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2016 Russell Athletic Bowl

P L AY E R S P O T L I G H T : B R A X T O N B E R R I O S UNIVERSITY OF MIAMI Imagine your alarm going off every morning at 5:00 a.m. to get up and be at treatment by 6:00 a.m., then be at practice from 9:00 to 11:30 a.m. and then devoting the rest of your day to schoolwork. That’s the average life of a student athlete and although it may be a challenge, Hurricanes’ wide receiver Braxton Berrios accepts the challenges head on everyday. “Once exams start it’s pretty terrible for the most part to be honest,” Berrios said jokingly, “It’s being in the library between classes, studying here, studying at night. I can’t tell you how many times last spring I stayed in the library until it had closed.” At times the library closes while he’s still studying. “You’ll be working in the back and then security will start flashing their lights to let us know they’re closing, then you realize it’s already 2:00 in the morning.” He said. Berrios, who is in his junior year, has kept a perfect GPA not only at Miami, but also dating back to his days in middle school. “I was one of two kids, it was me and another girl named Meredith and she was ridiculously smart,” he said. “We were the only two that got an award in the eighth grade for having all A’s throughout middle school.” Then once high school came around, all Berrios’ grades were above a 4.0. He would get a B a few times, but since they were in honors classes they would still count as a 4.0 GPA. “When I was in middle school, teachers would say ‘just wait until high school’, then once I got to high school they said ‘just wait until college’, now in college they’re like ‘WOW, you’re still going strong.” he said. He’s had some close calls here at Miami, at times going into a final needing an A to keep his streak alive, but that streak came to an end this past spring semester, or so he thought. “I got graded a B+ in one of my classes last semester, it was a big group project class,” he said, “The teacher emailed me over the summer telling me that they would review grades whenever they could and that they had made a mistake, turns out that my B+ was really an A-” When he originally noticed the B+, he was a bit disappointed, but at the same time relieved. “When I saw it I was like ‘dang’, I wanted perfection and after that I wasn’t perfect anymore,” he said, “But I took it in stride and just said ‘you know what? The pressure is over’ and now I could do whatever now, but luck has it that the streak came back. ” Perfection is what drives Berrios to do what he does in the classroom, as well as in everyday life. “I try to be perfect in everything I do,” he said, “It’s a great thing but it’s also a curse, at times my conscious will tell me ‘you know what? You’re not ready yet. Stay up a little later, stay up until 2 am, get this stuff down pat, before you get up to go to football then the test.’ His parents never pushed him to get these grades and always told him to strive for his best. “I ended up finding out that this was my best and I think your best can be heightened by your work ethic,” Berrios said, “It was never anything anyone ever forced me to do, it just started to happen and I just like being different, 6 4 2 0 1 6 R U S S E L L AT H L E T I C B O W L doing things a different way.” Berrios knows that his academic record is something special and he sees it as a great way to set an example. “At the end of the day, it’s one of the key things that we have control of over here,” he said, “You know being student-athletes, playing football at the U, people do look up to us and think we are bigger than we actually are and it’s one more thing kids can look at and be like ‘ok, you know what, I can do that to.’” His commitment to his grades, as well as football got him noticed by some of the nation’s top academic schools, including several institutions from the Ivy League. “I got letters from some Ivy League schools, but nothing that I pursued,” he said, “I wanted to play college football and this was my dream school. My dad’s from South Florida, so I grew up a Miami fan, so this was perfect.” When it came to deciding where to go to college, regardless of academic standing, the choice was simple. Miami was his dream school to play football for and academics played a bit of a factor. “It definitely was a factor, I wouldn’t say it was a huge factor, because when you’re being recruited for football, there are a lot of factors that you don’t understand or see until you start to visit the campus, you start to meet coaches and you start seeing the facilities,” he said, “It was definitely a huge plus that Miami’s a top-50 institution academically, that it’s a private school and it looks great on a resume.” Berrios is not only a captain on the field, but also off the field as many of his teammates, in particular the freshmen, come to him for tutoring advice and how manages both school and football so well. “I give them all the advice that I can,” he said, “Sometimes they come to me for tutoring, but at times it’s for something that I haven’t seen in a few years or something off my track. So I try to help as much as I can.” Most people wouldn’t expect a football player to be getting the grades that he receives, but Berrios loves the reaction from his fellow classmates when they see his perfect slate in the classroom. “To say my classmates are shocked when they see my grades is an understatement.” He said. He knows that it’s a stigma that comes with being a football player, where new classmates think that because he plays he football, he won’t take his schoolwork seriously. “Not all football players are like that, none of my teammates are like that,” he said, “But that’s the stigma that comes with it and it’s fun to see the look on peoples faces, it’s nice to shed the stereotype.” Berrios could have taken extra classes to graduate this upcoming spring, but the North Carolina native is in no hurry to leave his dream school. He plans on graduating next fall. “I didn’t want to rush it having to take three or four finance classes next spring along with spring football,” he said. “There’s no point to try to put myself through that.” Outside of the possibility of being overwhelmed from taking too many classes in one semester, his main reason is to not have anything distract him from football. On the field, he has one main goal for this season. “To win,” he says. “It’s time, we have to win.”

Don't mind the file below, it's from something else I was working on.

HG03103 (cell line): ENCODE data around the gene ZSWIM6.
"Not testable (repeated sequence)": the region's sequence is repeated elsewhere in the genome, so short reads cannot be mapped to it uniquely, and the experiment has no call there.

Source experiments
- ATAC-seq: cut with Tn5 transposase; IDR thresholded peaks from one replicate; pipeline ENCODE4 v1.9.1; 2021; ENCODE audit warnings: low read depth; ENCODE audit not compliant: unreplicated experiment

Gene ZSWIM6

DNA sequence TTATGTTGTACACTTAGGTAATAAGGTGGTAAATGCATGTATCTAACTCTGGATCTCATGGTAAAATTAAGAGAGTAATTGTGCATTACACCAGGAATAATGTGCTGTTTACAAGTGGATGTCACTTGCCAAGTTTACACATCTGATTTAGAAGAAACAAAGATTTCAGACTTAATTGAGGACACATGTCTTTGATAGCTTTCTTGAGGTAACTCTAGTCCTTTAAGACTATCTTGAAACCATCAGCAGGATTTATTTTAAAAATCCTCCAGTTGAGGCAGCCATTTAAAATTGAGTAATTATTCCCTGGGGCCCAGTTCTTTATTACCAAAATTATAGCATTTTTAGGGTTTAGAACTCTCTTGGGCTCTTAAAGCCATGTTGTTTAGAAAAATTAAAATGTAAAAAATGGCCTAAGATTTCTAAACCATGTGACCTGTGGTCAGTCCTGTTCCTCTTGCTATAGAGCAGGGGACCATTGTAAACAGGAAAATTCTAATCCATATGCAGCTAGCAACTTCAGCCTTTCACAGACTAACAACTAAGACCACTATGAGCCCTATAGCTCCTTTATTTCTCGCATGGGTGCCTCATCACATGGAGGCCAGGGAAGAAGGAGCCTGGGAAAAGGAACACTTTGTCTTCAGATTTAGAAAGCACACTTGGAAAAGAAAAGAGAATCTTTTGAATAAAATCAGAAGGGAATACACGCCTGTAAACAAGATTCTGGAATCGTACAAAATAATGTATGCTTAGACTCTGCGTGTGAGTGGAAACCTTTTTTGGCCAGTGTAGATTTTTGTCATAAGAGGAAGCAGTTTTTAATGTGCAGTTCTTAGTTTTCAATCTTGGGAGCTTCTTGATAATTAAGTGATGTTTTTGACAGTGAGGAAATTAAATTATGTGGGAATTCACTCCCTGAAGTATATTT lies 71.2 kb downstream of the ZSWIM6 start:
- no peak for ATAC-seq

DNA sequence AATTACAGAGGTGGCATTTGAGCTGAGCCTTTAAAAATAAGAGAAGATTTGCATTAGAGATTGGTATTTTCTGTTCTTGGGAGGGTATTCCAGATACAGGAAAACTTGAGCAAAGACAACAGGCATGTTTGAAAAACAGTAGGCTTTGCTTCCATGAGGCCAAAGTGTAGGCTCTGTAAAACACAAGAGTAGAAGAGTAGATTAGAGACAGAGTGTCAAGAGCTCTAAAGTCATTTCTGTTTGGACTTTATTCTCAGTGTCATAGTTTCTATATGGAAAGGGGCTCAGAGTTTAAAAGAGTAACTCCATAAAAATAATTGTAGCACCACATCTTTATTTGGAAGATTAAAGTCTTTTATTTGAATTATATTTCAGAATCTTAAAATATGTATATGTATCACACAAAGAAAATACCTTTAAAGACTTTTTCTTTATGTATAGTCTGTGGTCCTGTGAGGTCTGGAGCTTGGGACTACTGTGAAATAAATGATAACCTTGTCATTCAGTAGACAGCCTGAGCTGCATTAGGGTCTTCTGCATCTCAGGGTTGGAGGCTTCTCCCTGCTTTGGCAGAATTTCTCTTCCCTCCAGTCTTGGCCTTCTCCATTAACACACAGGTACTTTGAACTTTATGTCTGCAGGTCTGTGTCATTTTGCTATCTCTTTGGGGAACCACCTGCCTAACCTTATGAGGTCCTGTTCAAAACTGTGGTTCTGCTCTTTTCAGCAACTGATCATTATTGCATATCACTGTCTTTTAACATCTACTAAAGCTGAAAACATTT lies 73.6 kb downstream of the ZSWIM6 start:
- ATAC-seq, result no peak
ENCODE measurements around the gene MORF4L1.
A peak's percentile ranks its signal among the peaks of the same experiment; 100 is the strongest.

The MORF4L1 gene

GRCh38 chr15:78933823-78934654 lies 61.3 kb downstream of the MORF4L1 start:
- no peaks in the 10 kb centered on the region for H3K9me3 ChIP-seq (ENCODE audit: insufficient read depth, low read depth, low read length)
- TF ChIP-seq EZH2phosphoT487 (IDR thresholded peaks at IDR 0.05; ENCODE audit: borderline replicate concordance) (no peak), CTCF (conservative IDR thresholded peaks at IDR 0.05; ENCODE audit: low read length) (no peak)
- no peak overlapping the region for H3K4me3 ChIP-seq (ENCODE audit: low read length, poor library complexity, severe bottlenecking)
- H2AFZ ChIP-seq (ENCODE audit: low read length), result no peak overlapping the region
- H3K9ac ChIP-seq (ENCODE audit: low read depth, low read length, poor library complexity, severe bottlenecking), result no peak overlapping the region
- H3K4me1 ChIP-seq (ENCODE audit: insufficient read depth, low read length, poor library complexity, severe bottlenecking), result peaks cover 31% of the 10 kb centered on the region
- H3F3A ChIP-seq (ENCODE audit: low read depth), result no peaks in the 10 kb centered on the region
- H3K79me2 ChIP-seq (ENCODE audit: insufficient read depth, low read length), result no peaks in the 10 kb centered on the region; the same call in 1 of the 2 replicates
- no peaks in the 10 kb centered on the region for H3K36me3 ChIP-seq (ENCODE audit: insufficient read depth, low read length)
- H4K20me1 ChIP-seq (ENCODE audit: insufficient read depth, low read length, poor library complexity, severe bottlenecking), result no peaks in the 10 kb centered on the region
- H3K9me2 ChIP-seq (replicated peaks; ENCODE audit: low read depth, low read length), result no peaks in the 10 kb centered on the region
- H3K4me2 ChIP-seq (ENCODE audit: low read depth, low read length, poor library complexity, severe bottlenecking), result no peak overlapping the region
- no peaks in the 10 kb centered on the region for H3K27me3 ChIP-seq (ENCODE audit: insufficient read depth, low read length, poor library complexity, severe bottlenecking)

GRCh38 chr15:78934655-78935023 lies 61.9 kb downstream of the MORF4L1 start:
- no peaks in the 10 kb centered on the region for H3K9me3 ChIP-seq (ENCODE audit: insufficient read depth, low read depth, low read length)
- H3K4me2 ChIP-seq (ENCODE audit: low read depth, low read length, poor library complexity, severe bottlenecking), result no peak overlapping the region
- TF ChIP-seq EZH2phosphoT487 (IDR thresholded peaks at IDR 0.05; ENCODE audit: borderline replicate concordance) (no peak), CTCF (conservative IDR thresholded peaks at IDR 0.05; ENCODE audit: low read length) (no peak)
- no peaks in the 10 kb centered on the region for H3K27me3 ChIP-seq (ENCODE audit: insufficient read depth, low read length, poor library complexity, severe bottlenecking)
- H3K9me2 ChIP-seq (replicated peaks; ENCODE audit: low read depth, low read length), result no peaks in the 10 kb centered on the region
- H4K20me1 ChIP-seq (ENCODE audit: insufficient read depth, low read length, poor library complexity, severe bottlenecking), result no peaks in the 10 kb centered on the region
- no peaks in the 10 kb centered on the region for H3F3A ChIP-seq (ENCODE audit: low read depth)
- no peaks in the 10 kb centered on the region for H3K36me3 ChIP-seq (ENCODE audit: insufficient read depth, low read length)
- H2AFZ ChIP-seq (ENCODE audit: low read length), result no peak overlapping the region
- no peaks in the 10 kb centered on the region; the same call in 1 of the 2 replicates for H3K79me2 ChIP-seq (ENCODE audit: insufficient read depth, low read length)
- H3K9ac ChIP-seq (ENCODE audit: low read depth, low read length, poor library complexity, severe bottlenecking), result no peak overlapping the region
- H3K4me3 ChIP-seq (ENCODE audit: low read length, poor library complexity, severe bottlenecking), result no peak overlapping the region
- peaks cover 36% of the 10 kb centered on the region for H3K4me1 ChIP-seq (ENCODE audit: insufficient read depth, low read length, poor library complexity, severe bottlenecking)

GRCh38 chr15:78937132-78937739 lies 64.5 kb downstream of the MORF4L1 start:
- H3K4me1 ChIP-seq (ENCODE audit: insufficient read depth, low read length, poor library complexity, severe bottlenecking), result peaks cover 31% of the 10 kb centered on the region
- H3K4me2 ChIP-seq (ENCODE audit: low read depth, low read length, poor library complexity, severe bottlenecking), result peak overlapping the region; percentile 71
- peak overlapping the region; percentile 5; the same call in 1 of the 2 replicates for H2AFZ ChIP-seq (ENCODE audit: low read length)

2016 Russell Athletic Bowl